Allen Roses, director of the Deane Drug Discovery Institute at the Duke University School of Medicine, received this year’s Award for Public Service from the Institute for Pharmacogenomics and Individualized Therapy at the University of North Carolina - Chapel Hill.
Roses received the award for his leadership in the field of pharmacogenomics through his work at GlaxoSmithKline and at Duke. From 1997 to 2008, Roses was senior vice president for genetics research and pharmacogenetics at GSK.
During his tenure at GSK, Roses' group conducted research that linked HLA-B*5701 genes to hypersensitivity reactions with the drug Ziagen (abacavir). In 1992, Roses led a team of researchers who identified APOE as a major susceptibility gene for late-onset Alzheimer’s disease.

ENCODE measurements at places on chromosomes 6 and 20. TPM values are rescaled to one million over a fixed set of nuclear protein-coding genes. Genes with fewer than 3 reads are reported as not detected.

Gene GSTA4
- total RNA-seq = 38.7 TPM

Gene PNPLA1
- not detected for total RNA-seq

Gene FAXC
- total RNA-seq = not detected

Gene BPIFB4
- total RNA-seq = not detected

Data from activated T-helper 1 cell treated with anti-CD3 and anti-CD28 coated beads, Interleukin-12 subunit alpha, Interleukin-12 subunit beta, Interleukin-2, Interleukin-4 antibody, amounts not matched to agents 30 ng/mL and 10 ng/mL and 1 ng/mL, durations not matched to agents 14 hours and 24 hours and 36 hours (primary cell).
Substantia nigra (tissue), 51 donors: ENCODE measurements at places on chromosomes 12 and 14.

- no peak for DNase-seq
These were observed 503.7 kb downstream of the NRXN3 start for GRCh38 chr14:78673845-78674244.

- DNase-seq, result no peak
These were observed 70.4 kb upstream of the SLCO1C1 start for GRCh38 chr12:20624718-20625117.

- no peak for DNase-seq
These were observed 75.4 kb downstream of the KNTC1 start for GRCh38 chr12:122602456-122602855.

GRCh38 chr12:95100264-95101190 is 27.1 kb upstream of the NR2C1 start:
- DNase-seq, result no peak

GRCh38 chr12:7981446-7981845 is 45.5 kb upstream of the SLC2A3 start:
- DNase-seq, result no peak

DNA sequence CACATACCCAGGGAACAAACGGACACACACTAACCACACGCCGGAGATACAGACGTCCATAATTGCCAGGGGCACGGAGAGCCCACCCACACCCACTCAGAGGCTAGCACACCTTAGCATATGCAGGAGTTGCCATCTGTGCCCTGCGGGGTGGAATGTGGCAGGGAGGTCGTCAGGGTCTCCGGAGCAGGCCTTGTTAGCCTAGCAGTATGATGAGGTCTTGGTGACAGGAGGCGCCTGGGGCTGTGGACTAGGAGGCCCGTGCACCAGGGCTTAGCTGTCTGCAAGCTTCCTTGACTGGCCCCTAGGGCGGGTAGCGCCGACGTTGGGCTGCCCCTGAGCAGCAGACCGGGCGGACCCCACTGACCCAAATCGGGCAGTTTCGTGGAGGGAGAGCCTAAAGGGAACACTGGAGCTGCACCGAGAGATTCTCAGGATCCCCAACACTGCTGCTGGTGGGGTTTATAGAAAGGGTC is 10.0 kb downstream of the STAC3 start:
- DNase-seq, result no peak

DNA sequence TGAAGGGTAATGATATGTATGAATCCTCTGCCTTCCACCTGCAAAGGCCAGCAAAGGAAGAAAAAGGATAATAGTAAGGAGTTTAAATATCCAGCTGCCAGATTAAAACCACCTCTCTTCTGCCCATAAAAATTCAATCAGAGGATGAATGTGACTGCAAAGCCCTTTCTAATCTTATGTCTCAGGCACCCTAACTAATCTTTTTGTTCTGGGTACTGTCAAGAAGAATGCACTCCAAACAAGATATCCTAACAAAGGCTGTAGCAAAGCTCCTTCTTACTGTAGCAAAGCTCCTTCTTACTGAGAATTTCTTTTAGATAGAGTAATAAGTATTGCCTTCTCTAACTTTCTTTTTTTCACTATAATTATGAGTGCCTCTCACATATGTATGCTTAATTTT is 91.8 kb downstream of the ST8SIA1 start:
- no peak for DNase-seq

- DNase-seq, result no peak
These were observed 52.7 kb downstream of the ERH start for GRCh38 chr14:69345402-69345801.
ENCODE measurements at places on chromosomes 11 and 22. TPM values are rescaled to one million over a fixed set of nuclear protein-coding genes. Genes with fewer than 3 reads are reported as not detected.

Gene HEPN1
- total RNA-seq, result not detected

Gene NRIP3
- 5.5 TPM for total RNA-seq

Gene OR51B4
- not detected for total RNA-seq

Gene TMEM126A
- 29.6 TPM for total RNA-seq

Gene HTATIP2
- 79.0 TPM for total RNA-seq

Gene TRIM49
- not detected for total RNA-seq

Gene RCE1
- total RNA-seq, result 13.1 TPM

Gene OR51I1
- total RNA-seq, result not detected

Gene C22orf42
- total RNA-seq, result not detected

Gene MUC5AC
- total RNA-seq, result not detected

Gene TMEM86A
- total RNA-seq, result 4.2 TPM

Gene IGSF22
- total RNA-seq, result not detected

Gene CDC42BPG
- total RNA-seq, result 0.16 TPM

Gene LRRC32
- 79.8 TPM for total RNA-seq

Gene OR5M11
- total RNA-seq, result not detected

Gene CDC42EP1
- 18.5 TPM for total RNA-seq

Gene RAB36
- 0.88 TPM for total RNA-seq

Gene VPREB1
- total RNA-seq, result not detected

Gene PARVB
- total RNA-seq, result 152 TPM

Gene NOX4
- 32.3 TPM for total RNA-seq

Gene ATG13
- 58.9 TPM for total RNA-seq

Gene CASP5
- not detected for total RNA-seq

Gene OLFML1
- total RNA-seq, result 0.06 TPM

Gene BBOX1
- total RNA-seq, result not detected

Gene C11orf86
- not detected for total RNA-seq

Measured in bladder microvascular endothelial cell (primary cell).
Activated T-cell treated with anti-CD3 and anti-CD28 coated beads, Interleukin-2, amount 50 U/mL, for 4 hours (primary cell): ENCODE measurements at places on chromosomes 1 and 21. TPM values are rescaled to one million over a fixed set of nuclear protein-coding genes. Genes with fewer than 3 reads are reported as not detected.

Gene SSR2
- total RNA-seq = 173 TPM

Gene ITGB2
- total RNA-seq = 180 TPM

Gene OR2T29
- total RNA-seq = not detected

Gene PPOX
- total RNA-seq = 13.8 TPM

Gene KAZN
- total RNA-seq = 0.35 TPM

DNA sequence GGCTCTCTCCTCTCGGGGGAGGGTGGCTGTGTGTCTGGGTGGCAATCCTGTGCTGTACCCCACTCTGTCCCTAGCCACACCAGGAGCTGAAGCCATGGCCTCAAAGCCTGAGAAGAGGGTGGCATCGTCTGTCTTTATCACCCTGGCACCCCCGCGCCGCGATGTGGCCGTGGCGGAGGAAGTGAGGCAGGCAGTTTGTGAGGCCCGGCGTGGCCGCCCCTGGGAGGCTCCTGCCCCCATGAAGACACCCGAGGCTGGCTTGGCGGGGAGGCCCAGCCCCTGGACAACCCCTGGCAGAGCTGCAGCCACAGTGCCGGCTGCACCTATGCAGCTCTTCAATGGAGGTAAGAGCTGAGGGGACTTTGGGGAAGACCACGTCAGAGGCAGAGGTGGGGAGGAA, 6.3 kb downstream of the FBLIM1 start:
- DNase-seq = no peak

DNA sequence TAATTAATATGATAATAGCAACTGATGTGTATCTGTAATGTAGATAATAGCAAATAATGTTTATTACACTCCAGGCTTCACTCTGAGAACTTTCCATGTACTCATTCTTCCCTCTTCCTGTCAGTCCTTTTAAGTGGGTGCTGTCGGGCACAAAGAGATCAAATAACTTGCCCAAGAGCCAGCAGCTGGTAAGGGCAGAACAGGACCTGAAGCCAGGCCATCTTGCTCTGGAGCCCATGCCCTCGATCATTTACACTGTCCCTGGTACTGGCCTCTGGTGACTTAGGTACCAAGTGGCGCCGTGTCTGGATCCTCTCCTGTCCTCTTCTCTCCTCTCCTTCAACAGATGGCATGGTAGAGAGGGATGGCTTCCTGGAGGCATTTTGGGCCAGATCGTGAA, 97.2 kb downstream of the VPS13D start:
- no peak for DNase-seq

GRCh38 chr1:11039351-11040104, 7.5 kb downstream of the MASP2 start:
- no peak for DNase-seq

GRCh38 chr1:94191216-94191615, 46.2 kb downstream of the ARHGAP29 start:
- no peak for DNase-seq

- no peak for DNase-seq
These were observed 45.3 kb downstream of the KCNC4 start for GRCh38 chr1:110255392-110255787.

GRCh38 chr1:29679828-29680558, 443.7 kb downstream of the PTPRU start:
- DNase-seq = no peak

Roses' latest Alzheimer's research suggests that long, repeated sequences of the TOMM40 rs10524523 poly-T polymorphism, which is in linkage disequilibrium with APOE alleles, may be able to predict whether a person over 60 years old will develop the disease within a five- to seven-year window. Advancing this research, Roses is also working on developing a preventative Alzheimer's drug with a pharmacogenetic test that identifies which patients are at high risk for developing the disease (PGx Reporter 07/14/10).
Additionally, Muin Khoury, director of CDC's Office of Public Health Genomics, received IPIT's Award for Patient Service, and Mary Relling, chair of the department of pharmaceutical sciences at St. Jude Children’s Research Hospital was awarded the Award for Clinical Service.
Former Genome Canada President and CEO Martin Godbout has been appointed chairman of MethylGene's board of directors. Godbout, who held the top post at Genome Canada between 2000 and 2009, has served as a member of MethylGene's board since 2002. He also has been senior VP of BioCapital and president and GM of Société Innovatech Québec.